Do European Union leaders want Trump reelected? Their Ukraine freeloading suggests so


Congress is about to provide Ukraine with another $12.3 billion in aid. That will take the total Ukraine-related U.S. aid to $67 billion since February. This massive U.S. commitment reflects a bipartisan priority that Russia not succeed in its effort to destroy a sovereign European democracy. China is watching what is happening in Ukraine very closely, assessing how the West might respond to its own invasion of Taiwan. The outcome of the war in Ukraine, then, is a key test of the post-1945 U.S.-led democratic international order.

Yet, considering the support that European governments are providing to Ukraine, it appears that many EU leaders have decided they want Donald Trump to get reelected come November 2024.

Recall Trump’s most successful foreign policy narrative: “America is getting a bad deal from its allies.”

Trump’s unpredictability and unyielding transaction-philosophy in foreign policy degraded U.S. alliances. But European defense spending, military deployment decisions, and capability (take just one example from Monday) testify that Trump was correct about the freeloading. Indeed, Trump simply delivered on Obama Defense Secretary Bob Gates’s 2011 prophecy that “if current trends in the decline of European defense capabilities are not halted and reversed, future U.S. political leaders … may not consider the return on America’s investment in NATO worth the cost.”

European leaders are relieved that Trump has left office but claim to fear his return. As President Joe Biden recently recalled, he told a meeting with his European counterparts that “America was back.” French President Emmanuel Macron responded, “For how long?”

Macron must have been joking. Judging by what Macron and other European powers are doing for Ukraine, it seems obvious that they actually want Trump back in office. Consider the Kiel Institute’s reporting on what aid levels different nations have provided to Ukraine since February. The data suggest that the European Union has, via its central budget, allocated a little under $15 billion to Ukraine (a significant portion of which is made up of loans). For perspective, the EU’s total GDP is approximately 90% that of the United States, so roughly comparable. Then there’s what the top five EU economies with nominal GDPs over $1 trillion have given Ukraine. Kiel estimates their allotments as follows.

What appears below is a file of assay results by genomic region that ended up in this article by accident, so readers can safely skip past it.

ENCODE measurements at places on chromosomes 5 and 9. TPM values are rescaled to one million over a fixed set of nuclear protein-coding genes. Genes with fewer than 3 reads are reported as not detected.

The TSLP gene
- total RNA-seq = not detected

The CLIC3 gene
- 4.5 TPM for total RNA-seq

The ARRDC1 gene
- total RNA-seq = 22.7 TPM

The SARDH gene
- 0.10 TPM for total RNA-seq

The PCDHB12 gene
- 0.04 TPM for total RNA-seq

• Germany: $2.9 billion
  • France: $1.1 billion
  • Italy: $470 million
  • Spain: $330 million
  • Netherlands: $475 million

These nations are supposed to be the artery of the EU’s economic and political power, the driving force of the EU “project” to establish an eventual federal superstate. But where the U.S. will soon have committed $67 billion to Ukraine, the EU likely hasn’t even provided half of that amount.

Instead, it is non-EU member Britain ($6.25 billion-plus) and far smaller EU economies, such as the Baltic states, Poland, and Norway, that now lead the continent’s support for Ukraine. Most of these nations are geographically close to Russia and are thus most at risk from Moscow (Hungary is also on the eastern flank, but Prime Minister Viktor Orban prefers being Putin’s EU pet). Nevertheless, the discrepancy between what the big European powers and the small European powers are doing for Ukraine evinces an important reality. It underlines both the fiction of Macron’s vaunted “strategic autonomy” project to establish a common EU foreign policy independent of the U.S. and of the big EU’s sustaining disinterest in burden sharing. Too many in the U.S. media ignore this stark reality (consider how former German Chancellor Angela Merkel’s disastrous leadership was long celebrated and, to some degree, still is).

This reality only adds more ammunition to Trump’s legitimate but ultimately misguided argument that the U.S. does not benefit from NATO. And while Macron will soon be feted over in a December state visit to the U.S., Europe’s perpetual refusal to take more security responsibility forces the U.S. into a terrible choice: whether to risk European stability by withdrawing U.S. forces from Europe or, via failing to bolster forces in the Pacific, risk heavy defeat against China in a likely coming war.

Source: Washingtonexaminer